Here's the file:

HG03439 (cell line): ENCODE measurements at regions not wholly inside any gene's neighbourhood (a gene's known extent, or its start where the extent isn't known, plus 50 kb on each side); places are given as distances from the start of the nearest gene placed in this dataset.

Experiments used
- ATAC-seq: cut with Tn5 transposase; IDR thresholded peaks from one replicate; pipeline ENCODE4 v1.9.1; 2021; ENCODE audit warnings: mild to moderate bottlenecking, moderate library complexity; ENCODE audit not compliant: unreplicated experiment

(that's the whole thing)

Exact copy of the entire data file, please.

HG03439 (cell line): ENCODE measurements at regions not wholly inside any gene's neighbourhood (a gene's known extent, or its start where the extent isn't known, plus 50 kb on each side); places are given as distances from the start of the nearest gene placed in this dataset.

Experiments used
- ATAC-seq: cut with Tn5 transposase; IDR thresholded peaks from one replicate; pipeline ENCODE4 v1.9.1; 2021; ENCODE audit warnings: mild to moderate bottlenecking, moderate library complexity; ENCODE audit not compliant: unreplicated experiment